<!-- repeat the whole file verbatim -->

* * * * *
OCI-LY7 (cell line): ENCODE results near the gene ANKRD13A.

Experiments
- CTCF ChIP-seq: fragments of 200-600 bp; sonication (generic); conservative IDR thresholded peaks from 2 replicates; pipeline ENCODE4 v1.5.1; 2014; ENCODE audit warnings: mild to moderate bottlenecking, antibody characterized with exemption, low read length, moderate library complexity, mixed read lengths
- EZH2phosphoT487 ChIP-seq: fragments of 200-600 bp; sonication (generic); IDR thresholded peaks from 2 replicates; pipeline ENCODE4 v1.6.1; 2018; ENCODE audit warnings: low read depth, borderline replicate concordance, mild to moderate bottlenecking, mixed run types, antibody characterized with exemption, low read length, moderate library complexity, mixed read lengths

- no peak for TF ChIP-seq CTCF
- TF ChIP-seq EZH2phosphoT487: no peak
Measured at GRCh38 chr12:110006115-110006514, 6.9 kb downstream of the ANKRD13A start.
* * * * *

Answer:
OCI-LY7 (cell line): ENCODE results near the gene ANKRD13A.

Experiments
- CTCF ChIP-seq: fragments of 200-600 bp; sonication (generic); conservative IDR thresholded peaks from 2 replicates; pipeline ENCODE4 v1.5.1; 2014; ENCODE audit warnings: mild to moderate bottlenecking, antibody characterized with exemption, low read length, moderate library complexity, mixed read lengths
- EZH2phosphoT487 ChIP-seq: fragments of 200-600 bp; sonication (generic); IDR thresholded peaks from 2 replicates; pipeline ENCODE4 v1.6.1; 2018; ENCODE audit warnings: low read depth, borderline replicate concordance, mild to moderate bottlenecking, mixed run types, antibody characterized with exemption, low read length, moderate library complexity, mixed read lengths

- no peak for TF ChIP-seq CTCF
- TF ChIP-seq EZH2phosphoT487: no peak
Measured at GRCh38 chr12:110006115-110006514, 6.9 kb downstream of the ANKRD13A start.